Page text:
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The question may seem dumb to those experienced with cloud development, but coming from the desktop world I can´t exactly figure out the solution by myself. I have a loads of code using opencv, some of it with an api.

Question is, would it be possible to get opencv running on a remote server (let s say heroku or S3)?
I think the only way would be to send any dependency (and there is a lot) within the code?

I m developing in Python.

Thanks !

EDIT :

My very first idea is this one : https://github.com/jlengrand/FaceMovie

I am developing a small application automatically able to detect faces in images, center them and create a movie out of it. But as a computer engineer, I have a whole bunch of ideas of simple stuff that can be done in the cloud.

I realize that the transfer of data may be huge with this kind of things, and you may be better placed than me to answer whether such stuff is possible or not.

I was thinking of ways to "reduce" this payload, by reducing the quality of images of taking images from somewhere on the cloud already ? (picasa albums, . . . )

Let me know, I am open to quite any possibility in fact.

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Are you building a webapp or do you just want processing done in the cloud? –  Sharun May 4 '12 at 16:57
    
Well the basic idea is that I would like to transfer what I can do on my computer in the cloud. So this would be for a webapp –  jlengrand May 4 '12 at 16:58
    
I was going to suggest App Engine as its Python based and easy to use, but I just took a look at the opencv install page and I think there is a dependency on Numpy which needs C libraries that appengine may not allow you to upload. If your code isn't using any numpy calls appengine maybe an option. –  Sharun May 4 '12 at 17:08
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I think you had your tagging wrong. Amazon S3 isn't a cloud platform solution, it's a storage solution. It's just for data storage. The actual process platform is called EC2. –  voithos May 4 '12 at 17:37
    
indeed. Another proof of my lack of knowledge in the domain. Thanks for editing voithos –  jlengrand May 4 '12 at 18:21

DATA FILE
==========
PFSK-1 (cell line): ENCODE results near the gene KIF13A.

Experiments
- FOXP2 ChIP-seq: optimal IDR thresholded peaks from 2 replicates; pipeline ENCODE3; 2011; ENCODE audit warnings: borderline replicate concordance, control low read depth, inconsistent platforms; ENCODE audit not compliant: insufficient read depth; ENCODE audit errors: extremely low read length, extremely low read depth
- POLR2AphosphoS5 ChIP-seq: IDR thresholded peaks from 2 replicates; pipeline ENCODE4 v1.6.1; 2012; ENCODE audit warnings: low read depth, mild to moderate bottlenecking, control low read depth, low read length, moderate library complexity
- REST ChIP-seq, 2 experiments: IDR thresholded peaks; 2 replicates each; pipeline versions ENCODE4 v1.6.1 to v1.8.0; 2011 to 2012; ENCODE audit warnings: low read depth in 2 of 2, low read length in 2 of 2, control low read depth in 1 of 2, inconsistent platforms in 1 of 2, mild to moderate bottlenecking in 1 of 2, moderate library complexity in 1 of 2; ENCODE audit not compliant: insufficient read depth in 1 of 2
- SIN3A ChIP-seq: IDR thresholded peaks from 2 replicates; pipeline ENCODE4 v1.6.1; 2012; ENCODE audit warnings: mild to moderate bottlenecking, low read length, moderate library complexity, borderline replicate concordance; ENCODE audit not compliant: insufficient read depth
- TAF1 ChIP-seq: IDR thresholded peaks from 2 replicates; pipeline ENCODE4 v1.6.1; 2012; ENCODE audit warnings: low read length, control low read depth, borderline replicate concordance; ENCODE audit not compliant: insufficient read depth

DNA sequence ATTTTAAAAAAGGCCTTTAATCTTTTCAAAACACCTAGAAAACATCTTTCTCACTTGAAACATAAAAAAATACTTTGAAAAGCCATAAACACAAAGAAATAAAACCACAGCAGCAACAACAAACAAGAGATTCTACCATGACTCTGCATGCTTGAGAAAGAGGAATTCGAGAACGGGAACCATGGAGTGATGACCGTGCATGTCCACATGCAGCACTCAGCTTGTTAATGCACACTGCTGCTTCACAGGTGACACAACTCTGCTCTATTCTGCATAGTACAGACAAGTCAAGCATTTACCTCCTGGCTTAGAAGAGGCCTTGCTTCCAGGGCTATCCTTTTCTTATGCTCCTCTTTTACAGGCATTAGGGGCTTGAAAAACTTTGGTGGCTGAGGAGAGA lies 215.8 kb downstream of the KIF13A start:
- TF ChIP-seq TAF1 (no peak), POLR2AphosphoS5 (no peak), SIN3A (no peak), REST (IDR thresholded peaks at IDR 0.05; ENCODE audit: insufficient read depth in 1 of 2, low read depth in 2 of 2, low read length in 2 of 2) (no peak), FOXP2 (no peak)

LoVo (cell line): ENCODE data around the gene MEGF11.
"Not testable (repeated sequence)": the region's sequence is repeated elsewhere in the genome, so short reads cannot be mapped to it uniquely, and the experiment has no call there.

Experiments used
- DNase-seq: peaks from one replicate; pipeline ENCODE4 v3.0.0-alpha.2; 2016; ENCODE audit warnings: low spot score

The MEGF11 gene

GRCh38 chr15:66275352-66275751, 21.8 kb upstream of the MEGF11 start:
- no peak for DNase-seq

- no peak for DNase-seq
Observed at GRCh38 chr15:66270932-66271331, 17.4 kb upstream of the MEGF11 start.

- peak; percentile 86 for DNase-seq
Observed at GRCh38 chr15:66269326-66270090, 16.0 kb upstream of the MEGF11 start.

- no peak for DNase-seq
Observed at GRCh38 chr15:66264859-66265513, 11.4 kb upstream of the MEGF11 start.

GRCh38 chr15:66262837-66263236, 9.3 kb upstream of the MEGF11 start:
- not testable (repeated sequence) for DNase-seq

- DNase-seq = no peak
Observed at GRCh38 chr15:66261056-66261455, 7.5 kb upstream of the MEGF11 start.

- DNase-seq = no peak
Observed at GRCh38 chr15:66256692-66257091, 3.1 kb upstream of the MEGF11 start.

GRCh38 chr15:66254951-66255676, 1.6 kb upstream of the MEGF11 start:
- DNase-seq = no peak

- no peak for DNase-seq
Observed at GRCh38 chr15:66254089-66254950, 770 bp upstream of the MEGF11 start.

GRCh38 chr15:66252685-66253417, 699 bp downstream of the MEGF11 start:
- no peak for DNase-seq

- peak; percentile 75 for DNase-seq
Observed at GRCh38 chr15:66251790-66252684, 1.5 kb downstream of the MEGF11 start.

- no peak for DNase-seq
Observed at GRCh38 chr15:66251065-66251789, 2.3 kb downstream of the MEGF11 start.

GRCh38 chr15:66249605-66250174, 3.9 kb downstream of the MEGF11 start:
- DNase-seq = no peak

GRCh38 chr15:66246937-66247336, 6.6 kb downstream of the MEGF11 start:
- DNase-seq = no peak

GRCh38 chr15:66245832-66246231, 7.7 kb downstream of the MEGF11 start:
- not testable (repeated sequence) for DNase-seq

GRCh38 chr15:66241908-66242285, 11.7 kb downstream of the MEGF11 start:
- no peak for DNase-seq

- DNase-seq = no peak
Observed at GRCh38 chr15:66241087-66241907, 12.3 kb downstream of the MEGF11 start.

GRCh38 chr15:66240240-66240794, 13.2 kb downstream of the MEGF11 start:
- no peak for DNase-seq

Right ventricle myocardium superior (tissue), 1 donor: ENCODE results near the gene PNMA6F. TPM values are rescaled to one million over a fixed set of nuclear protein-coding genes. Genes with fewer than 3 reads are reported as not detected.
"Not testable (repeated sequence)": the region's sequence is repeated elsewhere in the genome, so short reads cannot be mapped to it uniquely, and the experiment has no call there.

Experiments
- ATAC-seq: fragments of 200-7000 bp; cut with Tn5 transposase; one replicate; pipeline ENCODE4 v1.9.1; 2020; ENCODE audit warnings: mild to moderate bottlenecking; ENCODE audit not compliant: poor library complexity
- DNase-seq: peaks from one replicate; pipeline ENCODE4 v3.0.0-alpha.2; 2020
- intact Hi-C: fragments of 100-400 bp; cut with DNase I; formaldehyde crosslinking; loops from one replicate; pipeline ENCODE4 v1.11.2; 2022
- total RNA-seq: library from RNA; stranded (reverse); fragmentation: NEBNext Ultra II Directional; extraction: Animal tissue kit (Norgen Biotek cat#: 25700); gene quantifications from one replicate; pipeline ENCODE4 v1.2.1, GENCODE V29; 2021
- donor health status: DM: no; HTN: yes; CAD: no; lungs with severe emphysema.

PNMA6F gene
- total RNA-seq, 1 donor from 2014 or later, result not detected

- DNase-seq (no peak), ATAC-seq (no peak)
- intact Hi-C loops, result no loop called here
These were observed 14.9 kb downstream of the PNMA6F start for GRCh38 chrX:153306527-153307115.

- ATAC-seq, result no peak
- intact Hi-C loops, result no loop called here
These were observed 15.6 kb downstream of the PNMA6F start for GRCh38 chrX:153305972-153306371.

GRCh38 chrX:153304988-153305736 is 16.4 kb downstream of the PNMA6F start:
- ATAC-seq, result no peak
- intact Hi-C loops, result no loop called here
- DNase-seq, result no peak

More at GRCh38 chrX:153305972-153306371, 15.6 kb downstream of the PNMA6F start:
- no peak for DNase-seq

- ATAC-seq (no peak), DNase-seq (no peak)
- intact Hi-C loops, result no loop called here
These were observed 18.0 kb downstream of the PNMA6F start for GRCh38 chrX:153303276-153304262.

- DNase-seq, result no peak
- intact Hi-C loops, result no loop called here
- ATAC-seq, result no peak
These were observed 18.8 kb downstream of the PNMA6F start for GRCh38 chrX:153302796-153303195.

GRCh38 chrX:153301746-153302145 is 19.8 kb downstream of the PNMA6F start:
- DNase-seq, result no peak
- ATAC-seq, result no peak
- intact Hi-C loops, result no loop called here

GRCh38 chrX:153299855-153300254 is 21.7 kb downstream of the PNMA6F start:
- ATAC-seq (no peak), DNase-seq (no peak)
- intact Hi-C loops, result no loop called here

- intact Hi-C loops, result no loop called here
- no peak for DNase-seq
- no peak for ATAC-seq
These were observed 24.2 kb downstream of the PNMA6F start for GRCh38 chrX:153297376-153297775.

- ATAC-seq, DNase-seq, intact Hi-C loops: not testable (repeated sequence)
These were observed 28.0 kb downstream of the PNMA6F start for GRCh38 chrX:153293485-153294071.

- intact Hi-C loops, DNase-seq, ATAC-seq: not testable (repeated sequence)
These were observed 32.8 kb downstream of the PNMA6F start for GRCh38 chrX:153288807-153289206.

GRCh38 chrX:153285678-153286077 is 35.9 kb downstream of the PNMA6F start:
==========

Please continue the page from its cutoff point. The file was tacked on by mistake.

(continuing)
2 Answers 2

up vote 3 down vote accepted

Its definitely possible. For webservices in Python, Piston is my go-to. From there, you need to deploy it on a webserver of some kind. If you're deploying on EC2, you can use the bitami AMI preconfigured with Django and Apache. Of course, you'll need to apt-get install the opencv ubuntu packages.

Now, given all that, it might or might not make sense to do this "in the cloud" with a webservice. You'll need to transfer the image you want to process, probably via an HTTP POST, so that will take some time and bandwidth. Depending on what you want to return, you might have a lot of data coming back too, which will have its own cost. Can you share with us what your application will do? I could provide better advice if I knew what you were trying to accomplish.

As you noted, the ubuntu OpenCV package is out of date. If you need something more recent, I've found its easy to install ROS which includes OpenCV 2.3 and its dependencies.

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Hey Nont, thqnks for your comment. Thing is, the opencv package available in ubuntu is waaay outdated, and I really need some newer version. I can still compile it on host though, and try to send it one way or another. –  jlengrand May 4 '12 at 18:23
    
you're absolutely right. If you need a more up-to-date version of OpenCV, you could compile it yourself. A easier way, that I've used in the past is to install ROS. (I've updated my answer to include this.) –  nont May 4 '12 at 18:28
    
So your pick would pick EC2 ? What's your idea about heroku? –  jlengrand May 6 '12 at 10:28
    
The same strategy would also work on a rackspace cloud server though, so it really just depends on if you like EC2 or Rackspace. However, I haven't worked with heroku, so I can't intelligently comment on that. –  nont May 6 '12 at 12:19

You should try Windows Azure. It's the only PAAS (Cloud without "servers") that runs c/c++.

If some commands are required to install it, you can use startup tasks.

As for the video stream, you can open a socket (using a TCP endpoint) and stream the video up to an azure instance that way. That's probably the most efficient way of doing it if you want real time video processing. If you want to record the video and upload it, look at using blob storage. You can then use a message queue to signal to the worker, that there is a video waiting to be processed.

credit : How do I install OpenCV on Windows Azure?

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